lundi 29 juin 2015

Two scalars to rule the m(ass for almost) all (particles)? / Deux scalaires pour gouverner (presque) toutes les masses

The advanced art of massware in electroweak and QCD quantum vacua/ L'art subtil de la génération de masse dans les vides quantiques électrofaibles et chromodynamiques
This post is a follow-up to this one. / Ce billet fait écho à celui-ci vieux de plus d'un an.
In the standard model the masses of elementary particles arise from the Higgs field acting on the originally massless particles. When applied to the visible matter of the universe this explanation remains unsatisfactory as long as we consider the vacuum as an empty space. The QCD vacuum contains a condensate of up and down quarks. Condensate means that the q pairs are correlated via inter-quark forces mediated by gluon exchanges. As part of the vacuum structure the q pairs have to be in a scalar-isoscalar configuration. This suggests that the vacuum condensate may be described in terms of a scalar-isoscalar particle, |σ>=(|uu̅>+|dd̅>)/√2, providing the σ field. These two descriptions in terms of a vacuum condensate or a σ field are essentially equivalent and are the bases of the Nambu–Jona-Lasinio (NJL) model [28] and the linear σ model (LσM), [9] respectively. Furthermore, it is possible write down a bosonized version of the NJL model where the vacuum condensate is replaced by the vacuum expectation value of the σ field. 
In the QCD vacuum the largest part of the mass M of an originally massless quark, up (u) or down (d), is generated independent of the presence of the Higgs field and amounts to M = 326 MeV [1]. The Higgs field only adds a small additional part to the total constituent-quark mass leading to m u = 331 MeV and m d = 335 MeV for the up and down quark, respectively [1]. These constituent quarks are the building blocks of the nucleon in a similar way as the nucleons are in case of nuclei. Quantitatively, we obtain the experimental masses of the nucleons after including a binding energy of 19.6 MeV and 20.5 MeV per constituent quark for the proton and neutron, respectively, again in analogy to the nuclear case where the binding energies are 2.83 MeV per nucleon for 31 H and 2.57 MeV per nucleon for 3He.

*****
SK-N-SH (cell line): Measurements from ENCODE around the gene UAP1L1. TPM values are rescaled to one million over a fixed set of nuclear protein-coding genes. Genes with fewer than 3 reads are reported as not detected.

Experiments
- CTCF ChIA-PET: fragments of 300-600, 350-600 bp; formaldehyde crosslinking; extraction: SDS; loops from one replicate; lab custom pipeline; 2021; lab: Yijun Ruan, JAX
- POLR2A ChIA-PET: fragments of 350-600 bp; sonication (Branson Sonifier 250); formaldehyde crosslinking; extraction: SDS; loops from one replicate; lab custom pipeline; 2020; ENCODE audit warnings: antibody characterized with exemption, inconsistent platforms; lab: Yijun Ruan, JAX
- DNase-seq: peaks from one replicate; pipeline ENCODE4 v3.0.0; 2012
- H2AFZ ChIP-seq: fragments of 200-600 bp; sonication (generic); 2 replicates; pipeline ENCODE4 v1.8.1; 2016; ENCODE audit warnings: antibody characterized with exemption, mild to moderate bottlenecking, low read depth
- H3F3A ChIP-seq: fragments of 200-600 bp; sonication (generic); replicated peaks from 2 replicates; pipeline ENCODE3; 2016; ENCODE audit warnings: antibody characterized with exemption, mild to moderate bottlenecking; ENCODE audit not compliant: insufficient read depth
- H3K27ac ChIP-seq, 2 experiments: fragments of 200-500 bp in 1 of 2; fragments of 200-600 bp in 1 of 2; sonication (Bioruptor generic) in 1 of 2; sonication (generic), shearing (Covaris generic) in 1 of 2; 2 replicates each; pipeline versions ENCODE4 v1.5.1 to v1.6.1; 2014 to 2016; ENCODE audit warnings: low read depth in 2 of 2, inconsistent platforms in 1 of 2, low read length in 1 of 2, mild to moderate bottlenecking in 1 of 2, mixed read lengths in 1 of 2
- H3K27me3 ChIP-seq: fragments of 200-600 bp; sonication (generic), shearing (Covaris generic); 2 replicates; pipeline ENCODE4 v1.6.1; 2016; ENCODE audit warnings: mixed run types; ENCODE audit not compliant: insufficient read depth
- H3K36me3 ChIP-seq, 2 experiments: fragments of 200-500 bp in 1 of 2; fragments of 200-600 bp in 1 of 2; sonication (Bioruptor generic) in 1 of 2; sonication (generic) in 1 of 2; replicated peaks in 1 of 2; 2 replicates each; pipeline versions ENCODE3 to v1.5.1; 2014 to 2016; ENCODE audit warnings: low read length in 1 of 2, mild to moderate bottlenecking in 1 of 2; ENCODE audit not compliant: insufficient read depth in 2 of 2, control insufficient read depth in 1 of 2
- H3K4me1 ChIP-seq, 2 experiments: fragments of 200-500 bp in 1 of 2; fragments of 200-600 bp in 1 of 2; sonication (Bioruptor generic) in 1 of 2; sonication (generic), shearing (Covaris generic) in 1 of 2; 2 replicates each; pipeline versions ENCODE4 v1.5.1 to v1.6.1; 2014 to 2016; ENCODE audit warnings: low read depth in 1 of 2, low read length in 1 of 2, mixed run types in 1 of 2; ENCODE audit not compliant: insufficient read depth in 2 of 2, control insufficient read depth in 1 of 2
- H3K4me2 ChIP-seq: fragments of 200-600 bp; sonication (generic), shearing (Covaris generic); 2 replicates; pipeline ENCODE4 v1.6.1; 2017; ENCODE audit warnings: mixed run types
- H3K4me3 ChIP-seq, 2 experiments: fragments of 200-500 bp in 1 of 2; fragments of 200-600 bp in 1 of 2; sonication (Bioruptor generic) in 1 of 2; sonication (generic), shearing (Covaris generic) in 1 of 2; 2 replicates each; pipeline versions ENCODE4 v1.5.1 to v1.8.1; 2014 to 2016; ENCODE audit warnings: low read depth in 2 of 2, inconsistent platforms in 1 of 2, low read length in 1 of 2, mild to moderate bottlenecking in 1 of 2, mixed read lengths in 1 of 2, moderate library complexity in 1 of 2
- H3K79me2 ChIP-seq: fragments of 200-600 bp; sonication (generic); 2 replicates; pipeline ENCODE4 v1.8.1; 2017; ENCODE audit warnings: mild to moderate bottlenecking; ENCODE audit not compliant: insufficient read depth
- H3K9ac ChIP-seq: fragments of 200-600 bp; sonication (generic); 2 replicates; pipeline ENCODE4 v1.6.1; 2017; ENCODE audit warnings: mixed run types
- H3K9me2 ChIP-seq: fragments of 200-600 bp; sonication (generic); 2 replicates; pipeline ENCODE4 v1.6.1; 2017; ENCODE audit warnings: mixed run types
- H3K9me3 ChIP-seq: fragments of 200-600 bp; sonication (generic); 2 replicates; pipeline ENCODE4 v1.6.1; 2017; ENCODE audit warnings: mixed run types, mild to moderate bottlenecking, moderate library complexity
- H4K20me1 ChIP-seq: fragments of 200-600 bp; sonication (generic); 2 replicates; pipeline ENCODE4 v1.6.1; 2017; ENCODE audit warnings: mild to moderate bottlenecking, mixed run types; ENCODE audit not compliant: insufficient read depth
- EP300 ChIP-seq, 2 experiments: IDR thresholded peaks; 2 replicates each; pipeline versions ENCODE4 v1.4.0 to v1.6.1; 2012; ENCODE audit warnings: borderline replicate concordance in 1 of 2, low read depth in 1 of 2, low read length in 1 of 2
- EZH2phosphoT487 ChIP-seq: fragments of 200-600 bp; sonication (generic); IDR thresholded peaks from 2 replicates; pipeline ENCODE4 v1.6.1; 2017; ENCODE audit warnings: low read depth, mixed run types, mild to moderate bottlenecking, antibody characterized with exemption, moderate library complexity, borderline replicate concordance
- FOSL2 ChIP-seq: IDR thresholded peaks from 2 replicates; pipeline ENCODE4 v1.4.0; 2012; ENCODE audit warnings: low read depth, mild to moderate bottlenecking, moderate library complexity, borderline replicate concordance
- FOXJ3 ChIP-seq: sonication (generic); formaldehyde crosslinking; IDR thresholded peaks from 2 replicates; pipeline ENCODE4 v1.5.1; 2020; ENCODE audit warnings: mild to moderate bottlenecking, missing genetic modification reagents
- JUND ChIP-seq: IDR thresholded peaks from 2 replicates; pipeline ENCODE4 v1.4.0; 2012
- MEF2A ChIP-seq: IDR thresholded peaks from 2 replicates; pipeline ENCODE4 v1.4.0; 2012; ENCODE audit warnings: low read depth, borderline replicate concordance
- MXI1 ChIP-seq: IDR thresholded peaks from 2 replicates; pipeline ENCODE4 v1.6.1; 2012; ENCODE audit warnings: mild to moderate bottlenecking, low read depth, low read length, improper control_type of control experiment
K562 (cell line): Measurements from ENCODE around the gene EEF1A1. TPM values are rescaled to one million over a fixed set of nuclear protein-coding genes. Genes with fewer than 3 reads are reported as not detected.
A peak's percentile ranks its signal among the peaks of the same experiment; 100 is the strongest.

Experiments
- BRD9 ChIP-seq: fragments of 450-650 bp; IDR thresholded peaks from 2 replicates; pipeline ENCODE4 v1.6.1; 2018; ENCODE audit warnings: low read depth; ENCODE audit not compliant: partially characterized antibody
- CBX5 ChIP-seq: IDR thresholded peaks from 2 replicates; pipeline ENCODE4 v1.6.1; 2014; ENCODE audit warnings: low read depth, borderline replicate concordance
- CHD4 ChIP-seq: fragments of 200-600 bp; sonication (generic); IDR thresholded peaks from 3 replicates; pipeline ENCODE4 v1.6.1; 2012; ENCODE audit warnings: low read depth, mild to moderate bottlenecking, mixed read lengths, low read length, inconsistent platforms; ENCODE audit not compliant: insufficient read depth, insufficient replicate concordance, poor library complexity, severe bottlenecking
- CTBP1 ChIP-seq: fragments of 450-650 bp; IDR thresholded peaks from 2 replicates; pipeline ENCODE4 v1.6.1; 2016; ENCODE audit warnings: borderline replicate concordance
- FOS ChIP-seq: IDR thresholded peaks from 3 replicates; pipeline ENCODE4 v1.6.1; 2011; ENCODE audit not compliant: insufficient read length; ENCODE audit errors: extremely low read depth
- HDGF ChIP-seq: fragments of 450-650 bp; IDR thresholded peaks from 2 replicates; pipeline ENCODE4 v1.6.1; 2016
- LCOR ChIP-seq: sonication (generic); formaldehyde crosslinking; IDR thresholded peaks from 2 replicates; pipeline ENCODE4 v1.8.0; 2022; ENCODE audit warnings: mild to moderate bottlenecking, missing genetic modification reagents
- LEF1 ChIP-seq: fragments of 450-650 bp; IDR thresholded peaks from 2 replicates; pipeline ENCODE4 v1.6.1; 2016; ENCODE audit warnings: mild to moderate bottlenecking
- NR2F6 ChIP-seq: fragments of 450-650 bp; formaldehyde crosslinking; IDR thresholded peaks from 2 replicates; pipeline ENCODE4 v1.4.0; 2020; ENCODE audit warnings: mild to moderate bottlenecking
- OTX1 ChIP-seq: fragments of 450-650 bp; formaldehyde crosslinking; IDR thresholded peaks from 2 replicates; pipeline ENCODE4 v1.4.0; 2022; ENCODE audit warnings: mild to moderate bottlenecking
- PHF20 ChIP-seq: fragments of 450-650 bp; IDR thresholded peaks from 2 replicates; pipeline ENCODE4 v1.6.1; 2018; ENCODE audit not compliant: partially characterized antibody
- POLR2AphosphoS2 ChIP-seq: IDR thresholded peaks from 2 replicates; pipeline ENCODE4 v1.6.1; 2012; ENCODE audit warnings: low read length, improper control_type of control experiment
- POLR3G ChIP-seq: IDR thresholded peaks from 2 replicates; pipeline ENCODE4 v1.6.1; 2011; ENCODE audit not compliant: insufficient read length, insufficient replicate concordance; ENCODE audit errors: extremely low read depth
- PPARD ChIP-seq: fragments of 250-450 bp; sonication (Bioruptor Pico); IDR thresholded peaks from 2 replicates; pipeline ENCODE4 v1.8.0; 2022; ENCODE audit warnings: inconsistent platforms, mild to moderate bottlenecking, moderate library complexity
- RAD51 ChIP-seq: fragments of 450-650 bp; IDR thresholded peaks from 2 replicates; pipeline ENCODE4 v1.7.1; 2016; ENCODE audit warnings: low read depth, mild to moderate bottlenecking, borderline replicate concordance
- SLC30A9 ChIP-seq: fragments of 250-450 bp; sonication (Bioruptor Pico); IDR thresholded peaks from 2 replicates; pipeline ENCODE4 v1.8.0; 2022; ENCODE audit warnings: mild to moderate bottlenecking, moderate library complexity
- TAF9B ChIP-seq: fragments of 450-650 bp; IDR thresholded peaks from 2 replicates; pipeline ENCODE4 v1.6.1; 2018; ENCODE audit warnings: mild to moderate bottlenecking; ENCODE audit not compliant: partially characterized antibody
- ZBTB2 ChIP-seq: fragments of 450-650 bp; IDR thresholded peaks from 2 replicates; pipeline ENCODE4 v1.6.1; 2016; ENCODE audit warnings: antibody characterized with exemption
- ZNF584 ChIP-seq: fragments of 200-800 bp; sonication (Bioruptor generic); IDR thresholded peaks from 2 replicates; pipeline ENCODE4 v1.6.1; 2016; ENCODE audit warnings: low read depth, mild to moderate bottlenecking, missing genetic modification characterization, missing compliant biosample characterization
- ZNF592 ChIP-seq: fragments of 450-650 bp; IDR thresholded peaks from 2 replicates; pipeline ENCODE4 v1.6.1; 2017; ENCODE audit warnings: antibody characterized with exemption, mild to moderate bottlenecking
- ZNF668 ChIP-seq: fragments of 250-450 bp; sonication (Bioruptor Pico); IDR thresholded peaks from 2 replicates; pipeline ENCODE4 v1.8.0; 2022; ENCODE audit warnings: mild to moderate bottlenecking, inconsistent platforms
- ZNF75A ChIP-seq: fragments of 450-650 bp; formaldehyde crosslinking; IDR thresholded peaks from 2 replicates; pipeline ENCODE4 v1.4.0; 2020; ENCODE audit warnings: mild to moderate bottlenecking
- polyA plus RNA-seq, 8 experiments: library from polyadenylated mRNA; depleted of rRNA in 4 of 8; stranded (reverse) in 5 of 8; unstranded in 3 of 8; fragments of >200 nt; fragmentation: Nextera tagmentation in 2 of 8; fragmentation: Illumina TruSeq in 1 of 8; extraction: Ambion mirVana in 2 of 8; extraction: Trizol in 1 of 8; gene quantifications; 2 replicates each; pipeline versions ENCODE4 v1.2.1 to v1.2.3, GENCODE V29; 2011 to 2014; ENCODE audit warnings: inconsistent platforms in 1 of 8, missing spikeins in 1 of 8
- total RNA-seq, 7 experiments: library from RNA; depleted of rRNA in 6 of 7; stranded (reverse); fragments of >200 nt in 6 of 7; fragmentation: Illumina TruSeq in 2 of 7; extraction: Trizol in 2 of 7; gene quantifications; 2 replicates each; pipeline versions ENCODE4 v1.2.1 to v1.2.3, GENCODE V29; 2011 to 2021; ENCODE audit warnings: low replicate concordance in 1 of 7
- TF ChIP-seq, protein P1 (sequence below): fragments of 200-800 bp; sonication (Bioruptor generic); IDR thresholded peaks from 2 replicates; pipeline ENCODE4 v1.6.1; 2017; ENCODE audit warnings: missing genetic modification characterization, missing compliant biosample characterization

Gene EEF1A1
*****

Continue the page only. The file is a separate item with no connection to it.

In the present work we extend our previous [1] investigation by exploring in more detail the rules according to which the effects of electroweak (EW) and strong-interaction symmetry breaking combine in order to generate the masses of hadrons. As a test of the concept, the mass of the π meson is precisely predicted on an absolute scale. In the strange-quark sector the Higgs boson is responsible for about 1/3 of the constituent quark mass, so that effects of the interplay of the two components of mass generation become essential. Progress is made by taking into account the predicted second σ meson, σ′(1344) = |ss̅> [7]. It is found that the coupling constant of the s-quark coupling to the σ′ meson is larger than the corresponding quantity of the u and d quarks coupling to the σ meson by a factor of √2. This leads to a considerable increase of the constituent quark masses in the strange-quark sector in comparison with the ones in the non-strange sector already in the chiral limit, i.e. without the effects of the Higgs boson. There is an additional sizable increase of the mass generation mediated by the Higgs boson due to a∼24 times stronger coupling of the s quark to the Higgs boson in comparison to the u and d quarks. In addition to the progress made in [1] as described above this paper contains a History of the subject from Schwinger’s seminal work of 1957 [10] to the discovery of the Brout-Englert-Higgs (BEH) mechanism, with emphasis on the Nobel prize awarded to Nambu in 2008. This is the reason why paper [1] has been published as a supplement of the Nobel lectures of Englert [11] and Higgs [12]...

The masses of constituent quarks are composed of the masses Mq predicted for the chiral limit and the mass of the respective current quark m0q provided by the Higgs boson (EW interaction) alone. For scalar mesons the sum of Mq and m0q leads to a zero-order approximation for the constituent-quark mass mq, but there are dynamical effects described by the NJL model which modify the simple relation mq=Mq+m0q  , except for the non-strange sector where this relation is a good approximation. Similar results are obtained for the octet baryons. A difference between the scalar mesons and the octet baryons is that that for scalar mesons binding energies do not play a rôle whereas they are of importance in case of octet baryons... 

(Submitted on 1 Jun 2015)

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